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Imagine yourself traveling constantly for ten years of your life, but not had a good chance to step back and reflect over your experiences. Ten years of life is a long time to contemplate in one sitting. I would think that such a situation could put any healthy mind into depression. Many a traveler before us have trapped themselves in a loop of traveling for too long, where stepping out of it can brake a person or damage the soul. I’ve met many such people and they are no longer happy, they’ve lost touch of sort. In order to travel for real you also need to pull it together once it’s over. When traveling like we do however, although you still have to think through the experience as a whole when it ends, the defragmentation is done as you go. I truly believe that on long adventures such as this, you will benefit much more by travelling slowly. It’s important to remember that any journey, no matter how long, eventually comes to an end.

Back to our different types of days onboard. The first one being the days we are on the move. Our sailing days. I wake up bright and early and get the coffee going. Now as we are three onboard, the Goddess also get up and we have a quick snack and get going. The days route was planned the night before so it’s easy to just smack on the electronics, start the plotter, start the engine and leave the dock. Captain Simen need to sleep a bit longer in order to function so he’ll take the next shift. Then there is the morning shit-chat over the coffee or me talking to the seagulls when we are two-handed. Depending on wind we try to sail as much as possible but we can’t get around a pretty hard use of the engine as long as we have a goal in the end. As the day go on we are enjoying the mountains, fjords, birds and more coffee.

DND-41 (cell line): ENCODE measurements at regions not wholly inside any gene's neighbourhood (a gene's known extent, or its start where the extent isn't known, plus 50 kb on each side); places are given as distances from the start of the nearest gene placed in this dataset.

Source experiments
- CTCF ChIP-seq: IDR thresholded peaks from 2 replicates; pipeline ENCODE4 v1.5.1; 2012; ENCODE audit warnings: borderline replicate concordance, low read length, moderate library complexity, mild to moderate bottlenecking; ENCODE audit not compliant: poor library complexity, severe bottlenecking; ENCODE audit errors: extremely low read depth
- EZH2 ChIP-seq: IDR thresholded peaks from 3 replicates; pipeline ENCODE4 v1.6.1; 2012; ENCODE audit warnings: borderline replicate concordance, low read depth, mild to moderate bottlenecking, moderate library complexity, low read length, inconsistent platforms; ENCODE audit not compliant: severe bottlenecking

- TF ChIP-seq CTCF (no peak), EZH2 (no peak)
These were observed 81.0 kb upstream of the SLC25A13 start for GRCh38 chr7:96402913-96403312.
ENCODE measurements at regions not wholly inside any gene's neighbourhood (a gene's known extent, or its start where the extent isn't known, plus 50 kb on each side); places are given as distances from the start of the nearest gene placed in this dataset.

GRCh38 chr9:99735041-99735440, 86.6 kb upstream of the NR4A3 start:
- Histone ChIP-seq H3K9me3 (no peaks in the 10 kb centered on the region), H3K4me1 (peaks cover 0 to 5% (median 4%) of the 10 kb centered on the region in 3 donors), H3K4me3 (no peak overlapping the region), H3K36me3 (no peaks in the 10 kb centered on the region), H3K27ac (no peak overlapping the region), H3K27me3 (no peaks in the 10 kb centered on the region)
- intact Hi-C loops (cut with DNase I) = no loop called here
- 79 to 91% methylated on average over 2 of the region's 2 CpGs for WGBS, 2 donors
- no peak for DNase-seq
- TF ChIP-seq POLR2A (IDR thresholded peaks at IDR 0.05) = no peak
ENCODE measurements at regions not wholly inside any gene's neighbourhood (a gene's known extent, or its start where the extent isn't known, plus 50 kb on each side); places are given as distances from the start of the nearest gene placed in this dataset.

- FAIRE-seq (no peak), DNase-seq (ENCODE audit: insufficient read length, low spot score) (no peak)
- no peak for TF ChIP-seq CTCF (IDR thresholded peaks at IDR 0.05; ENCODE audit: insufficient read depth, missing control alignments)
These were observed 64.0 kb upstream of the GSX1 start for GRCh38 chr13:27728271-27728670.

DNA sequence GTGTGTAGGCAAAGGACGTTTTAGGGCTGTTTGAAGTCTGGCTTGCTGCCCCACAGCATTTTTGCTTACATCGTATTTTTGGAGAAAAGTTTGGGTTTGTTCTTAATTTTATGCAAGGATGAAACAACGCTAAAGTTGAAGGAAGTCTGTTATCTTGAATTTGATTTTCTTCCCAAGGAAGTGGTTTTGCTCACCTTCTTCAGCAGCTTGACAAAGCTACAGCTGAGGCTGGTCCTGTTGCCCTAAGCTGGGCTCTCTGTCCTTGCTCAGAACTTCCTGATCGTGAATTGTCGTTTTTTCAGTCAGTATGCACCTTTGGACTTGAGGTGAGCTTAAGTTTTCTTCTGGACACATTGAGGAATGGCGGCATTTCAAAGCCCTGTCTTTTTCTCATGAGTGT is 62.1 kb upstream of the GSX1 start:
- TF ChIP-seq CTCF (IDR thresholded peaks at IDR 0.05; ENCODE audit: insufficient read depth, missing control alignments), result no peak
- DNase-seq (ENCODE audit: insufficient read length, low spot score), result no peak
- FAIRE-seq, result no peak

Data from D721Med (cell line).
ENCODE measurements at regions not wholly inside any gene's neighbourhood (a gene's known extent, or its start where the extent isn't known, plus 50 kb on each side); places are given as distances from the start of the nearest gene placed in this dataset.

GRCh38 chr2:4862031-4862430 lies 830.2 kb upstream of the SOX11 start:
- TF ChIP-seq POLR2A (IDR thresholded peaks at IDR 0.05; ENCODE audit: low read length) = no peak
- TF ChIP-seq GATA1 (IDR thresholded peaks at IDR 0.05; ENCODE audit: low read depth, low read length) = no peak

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When it’s time for lunch, Captain Simen is usually up and we eat in turns. This way everyone can get some time inside where it’s much warmer and in case of rain you can get changed and dry off. Unless there is something special going on, we plan to spend about 6-8 hours on the water. That gives us another 30 nautical miles or so under our belts. Once again we take our sailing suits off and go inside to heat up and maybe have another snack. Then there is time for exploring if the weather is good, showers if the marina is open (which it rarely is due to the pandemic) or, if it has been a hard day – pure relaxation.

Then there is time to fix things on the boat, do some shopping and prepare for dinner. To wind off we can watch a movie or a show, play a game or read a book. We have to plan the route for the next day but sooner or later it’s time for bed.